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An Israeli-Kurdish conflict? by Turkey RPCV Robert Olsen
An Israeli-Kurdish conflict? by Turkey RPCV Robert Olsen
An Israeli-Kurdish conflict?
(This article first appeared in Kurdistan Report, No. 24, December 1996) Robert Olson, Professor of Middle Eastern and Islamic Studies University of Kentucky
The main thrust of the Israel-Turkey Defense Pact seems to be directed against the Kurdish nationalist movement in the Middle East and particularly against the PKK in Turkey. The question must be asked why Israel and its support would want to take on the Kurds after so recently subduing the Palestinian nationalist movement and Arab nationalism: a struggle which has lasted for over a century. The answer seems to be that Israel perceives its future well-being and potential dominant economic role, fueled by American, European and international capital as being dependent on access to plentiful and reasonably priced water. The water is in Turkey. Most of it is in heavily Kurdish populated areas in eastern and southeastern Turkey in which the head waters and tributaries of the Euphrates and Tigris rise.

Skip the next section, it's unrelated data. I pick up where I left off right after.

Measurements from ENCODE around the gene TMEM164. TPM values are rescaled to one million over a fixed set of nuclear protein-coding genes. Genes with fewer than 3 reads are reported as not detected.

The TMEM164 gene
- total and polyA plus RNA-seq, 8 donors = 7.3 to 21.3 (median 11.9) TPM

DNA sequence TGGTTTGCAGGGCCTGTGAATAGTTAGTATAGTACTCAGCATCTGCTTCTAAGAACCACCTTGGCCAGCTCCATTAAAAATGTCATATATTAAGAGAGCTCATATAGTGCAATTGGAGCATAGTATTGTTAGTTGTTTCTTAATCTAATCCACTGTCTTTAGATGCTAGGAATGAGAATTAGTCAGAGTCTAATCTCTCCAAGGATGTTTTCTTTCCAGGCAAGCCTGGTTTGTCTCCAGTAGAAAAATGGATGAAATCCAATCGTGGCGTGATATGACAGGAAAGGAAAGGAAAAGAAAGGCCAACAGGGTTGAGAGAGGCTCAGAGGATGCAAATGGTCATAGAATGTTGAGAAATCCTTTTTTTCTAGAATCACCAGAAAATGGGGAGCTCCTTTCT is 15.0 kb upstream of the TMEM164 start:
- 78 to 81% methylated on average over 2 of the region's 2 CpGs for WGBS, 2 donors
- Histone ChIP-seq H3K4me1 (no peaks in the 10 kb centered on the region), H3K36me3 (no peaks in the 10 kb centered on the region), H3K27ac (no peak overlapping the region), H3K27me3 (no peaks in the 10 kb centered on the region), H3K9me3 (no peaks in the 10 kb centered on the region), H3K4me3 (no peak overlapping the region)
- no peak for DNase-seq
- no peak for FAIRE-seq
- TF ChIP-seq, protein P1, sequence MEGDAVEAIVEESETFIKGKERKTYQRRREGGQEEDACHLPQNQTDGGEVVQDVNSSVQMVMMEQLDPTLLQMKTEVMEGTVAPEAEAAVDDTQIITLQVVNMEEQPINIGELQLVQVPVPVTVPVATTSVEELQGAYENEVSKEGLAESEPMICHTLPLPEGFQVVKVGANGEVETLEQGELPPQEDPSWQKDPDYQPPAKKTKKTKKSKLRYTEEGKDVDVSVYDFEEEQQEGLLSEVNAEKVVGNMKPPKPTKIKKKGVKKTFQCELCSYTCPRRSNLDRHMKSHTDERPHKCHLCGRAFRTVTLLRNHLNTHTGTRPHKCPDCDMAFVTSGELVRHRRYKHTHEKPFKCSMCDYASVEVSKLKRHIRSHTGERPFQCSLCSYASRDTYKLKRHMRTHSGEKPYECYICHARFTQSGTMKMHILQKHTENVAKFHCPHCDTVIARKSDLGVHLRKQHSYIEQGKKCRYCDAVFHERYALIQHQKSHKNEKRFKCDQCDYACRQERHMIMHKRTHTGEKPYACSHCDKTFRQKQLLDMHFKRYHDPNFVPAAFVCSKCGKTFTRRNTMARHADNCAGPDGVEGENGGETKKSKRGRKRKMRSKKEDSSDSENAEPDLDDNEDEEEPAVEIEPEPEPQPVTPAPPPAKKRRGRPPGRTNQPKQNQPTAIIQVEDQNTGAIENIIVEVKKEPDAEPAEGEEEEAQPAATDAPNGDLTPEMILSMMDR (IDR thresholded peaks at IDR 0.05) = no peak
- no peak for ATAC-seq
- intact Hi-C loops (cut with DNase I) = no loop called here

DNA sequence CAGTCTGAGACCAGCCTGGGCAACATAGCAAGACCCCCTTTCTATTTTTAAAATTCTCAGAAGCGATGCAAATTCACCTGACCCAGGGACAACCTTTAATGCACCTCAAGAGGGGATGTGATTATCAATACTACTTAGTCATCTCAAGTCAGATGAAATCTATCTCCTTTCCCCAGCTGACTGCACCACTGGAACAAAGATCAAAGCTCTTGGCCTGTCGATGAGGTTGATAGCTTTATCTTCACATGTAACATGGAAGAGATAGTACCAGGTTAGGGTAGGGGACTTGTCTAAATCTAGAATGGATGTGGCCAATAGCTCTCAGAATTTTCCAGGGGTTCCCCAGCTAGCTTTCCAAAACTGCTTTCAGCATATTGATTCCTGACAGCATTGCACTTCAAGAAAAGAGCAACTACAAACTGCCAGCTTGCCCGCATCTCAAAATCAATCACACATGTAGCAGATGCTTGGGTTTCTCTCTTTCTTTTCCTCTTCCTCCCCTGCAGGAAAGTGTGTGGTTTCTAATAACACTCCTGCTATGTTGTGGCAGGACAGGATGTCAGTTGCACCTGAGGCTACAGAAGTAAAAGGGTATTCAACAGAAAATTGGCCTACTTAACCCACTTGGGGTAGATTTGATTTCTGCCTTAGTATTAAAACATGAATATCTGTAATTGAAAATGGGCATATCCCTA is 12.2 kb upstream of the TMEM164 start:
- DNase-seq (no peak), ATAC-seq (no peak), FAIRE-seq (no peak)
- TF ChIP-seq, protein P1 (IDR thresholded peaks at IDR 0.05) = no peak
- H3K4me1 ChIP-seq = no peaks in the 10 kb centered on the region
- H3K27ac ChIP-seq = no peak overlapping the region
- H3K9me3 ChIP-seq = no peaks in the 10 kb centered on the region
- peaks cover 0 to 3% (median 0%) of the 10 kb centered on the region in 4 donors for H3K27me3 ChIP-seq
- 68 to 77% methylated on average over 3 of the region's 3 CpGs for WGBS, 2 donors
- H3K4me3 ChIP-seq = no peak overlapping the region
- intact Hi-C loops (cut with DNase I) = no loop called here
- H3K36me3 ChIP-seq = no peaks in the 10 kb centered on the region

Ironically two other potential sources of water for Israel and for its Palestinian and Arab partners, the Seyhan and Ceyhan rivers in the Cilician plain, While formerly outside of Turkish KurdistanÕs geography, have become more heavily populated by Kurds as a result of the ethnic cleansing practices carried out by the Turkish government in the past decade and which have intensified since the Gulf war as reported in MEI 523 and 527. Adana, the largest city in the plain, and through which the Seyhan flows, may now well have a population that is more than 25 percent Kurdish. This is the same region that has two oil pipelines (recently reopened ) emanating from Iraqi Kurdistan that terminate at Yumurtalik an the Mediterranean shore. The two oil pipelines and the four rivers Seyhan, Ceyhan, Euphrates and Tigris symbolize the confluence of two of the region's and the worlds most prized commodities: oil and water. Oil for the US, Europe, other Western countries and Japan and water for Israel and its coterie of new Arab partners. Water for the latter, especially the Palestinians and Jordanians, is needed to assure sufficient economic growth to control nationalist unrest that is increasingly expressing itself in Islamist movements and discourse. Increased Arab nationalism in the eastern Mediterranean always presents the risk of spreading to the Gulf region and threatening the regimes who control the oil supplies for the West and Japan.